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Friday, November 11, 2016

A lesson in tone deafness
by Tom Sullivan

A piece up at Bloomberg yesterday looked at what Donald Trump's data team saw that others did not:
Trump’s numbers were different, because his analysts, like Trump himself, were forecasting a fundamentally different electorate than other pollsters and almost all of the media: older, whiter, more rural, more populist. And much angrier at what they perceive to be an overclass of entitled elites. In the next three weeks, Trump channeled this anger on the stump, at times seeming almost unhinged.
They identified what people wanted to hear and went with the hard sell:
Trump’s team chose to focus on this electorate, partly because it was the only possible path for them. But after Comey, that movement of older, whiter voters became newly evident. It’s what led Trump’s campaign to broaden the electoral map in the final two weeks and send the candidate into states such as Pennsylvania, Wisconsin, and Michigan that no one else believed he could win (with the exception of liberal filmmaker Michael Moore, who deemed them “Brexit states”). Even on the eve of the election Trump’s models predicted only a 30 percent likelihood of victory.

The message Trump delivered to those voters was radically different from anything they would hear from an ordinary Republican: a bracing screed that implicated the entire global power structure—the banks, the government, the media, the guardians of secular culture—in a dark web of moral and intellectual corruption. And Trump insisted that he alone could fix it.
The system is in fact corrupt and economic inequality a cancer on democracy, as Senators Elizabeth Warren and Bernie Sanders have argued on the left. Except where they really want to fix it, Trump called forth people's darkest impulses to get himself elected to a position of great power. With Trump, as with Obama, supporters saw in him whatever they wanted to see. Except where Obama offered hope, Trump offers himself. Trump is the anti-Obama.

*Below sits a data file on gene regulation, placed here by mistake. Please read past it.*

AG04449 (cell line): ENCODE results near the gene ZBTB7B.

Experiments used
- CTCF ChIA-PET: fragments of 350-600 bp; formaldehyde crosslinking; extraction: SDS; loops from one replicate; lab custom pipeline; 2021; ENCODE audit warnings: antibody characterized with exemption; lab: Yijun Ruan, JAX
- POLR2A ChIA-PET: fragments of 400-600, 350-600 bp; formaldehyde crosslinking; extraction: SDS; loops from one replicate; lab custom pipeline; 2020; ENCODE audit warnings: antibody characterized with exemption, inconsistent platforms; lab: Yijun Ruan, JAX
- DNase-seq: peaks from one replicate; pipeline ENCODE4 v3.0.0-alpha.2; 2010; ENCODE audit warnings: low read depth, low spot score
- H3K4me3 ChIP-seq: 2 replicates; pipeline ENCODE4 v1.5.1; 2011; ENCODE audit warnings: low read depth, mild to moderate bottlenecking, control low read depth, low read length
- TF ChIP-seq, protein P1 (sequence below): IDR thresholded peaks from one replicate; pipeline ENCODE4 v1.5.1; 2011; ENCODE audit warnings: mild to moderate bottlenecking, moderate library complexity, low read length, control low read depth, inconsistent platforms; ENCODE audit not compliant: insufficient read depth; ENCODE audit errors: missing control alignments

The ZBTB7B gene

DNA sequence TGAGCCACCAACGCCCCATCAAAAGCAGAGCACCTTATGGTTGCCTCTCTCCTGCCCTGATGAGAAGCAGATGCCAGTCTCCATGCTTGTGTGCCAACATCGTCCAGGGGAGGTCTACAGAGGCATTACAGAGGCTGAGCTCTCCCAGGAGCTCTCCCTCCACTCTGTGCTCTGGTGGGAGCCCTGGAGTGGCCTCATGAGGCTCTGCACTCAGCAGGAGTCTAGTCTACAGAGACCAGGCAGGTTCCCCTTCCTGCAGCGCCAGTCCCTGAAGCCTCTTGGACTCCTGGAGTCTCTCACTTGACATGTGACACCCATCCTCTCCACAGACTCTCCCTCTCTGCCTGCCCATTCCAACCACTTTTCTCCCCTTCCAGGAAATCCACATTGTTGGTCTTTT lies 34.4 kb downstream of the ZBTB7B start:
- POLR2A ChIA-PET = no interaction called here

This is not a man who has ever in public memory expressed either empathy for the plight of others or a desire to help anyone but himself. Chance are slim any of his policies will impact the wealth he boasts of possessing or help those below his station except as a byproduct of enriching his kind. For the rich, money is how they keep score. It is a surrogate for real power if not a kind of power in and of itself. Trump will soon have more than he's ever dreamed. Perhaps he's found a new drug.

But while the left tries to understand how it got sucker punched, some Democrats are still tone deaf to the populist anger that Trump used to beat them. An interview last night on NPR's All Things Considered made that plain.

Ari Shapiro spoke with Rep. Xavier Becerra, a California Democrat, and with Tamara Draut from Demos, the progressive advocacy group. Shapiro asked whether the Democratic Party was too close to Wall Street. He had to push Becerra to answer the question as Becerra hedged. The chairman of the House Democratic Caucus spent his opportunity on air not talking about helping the little guys, but bent over backwards to defend the financial sector and address its concerns:
TAMARA DRAUT: We need to shed any remnant of a more Wall-Street-friendly approach to the economy. And I think that's why you saw so much support for Bernie Sanders and why you have Elizabeth Warren as sort of the new leader of the Democratic Party. We need to make it clear to people that we believe the heroes of our economy are janitors and home health aides, not Wall Street CEOs. And that wasn't clear to people. We had a problem with the trade issue on the Democratic Party. We had been the party of these trade agreements that Trump was running against.

SHAPIRO: Congressman, do you agree that the Democratic Party should distance itself from Wall Street more than it has?

XAVIER BECERRA: My sense is that Democrats should be prepared to stand by the things that give Americans reassurance that we're going to fight for them. We don't want to...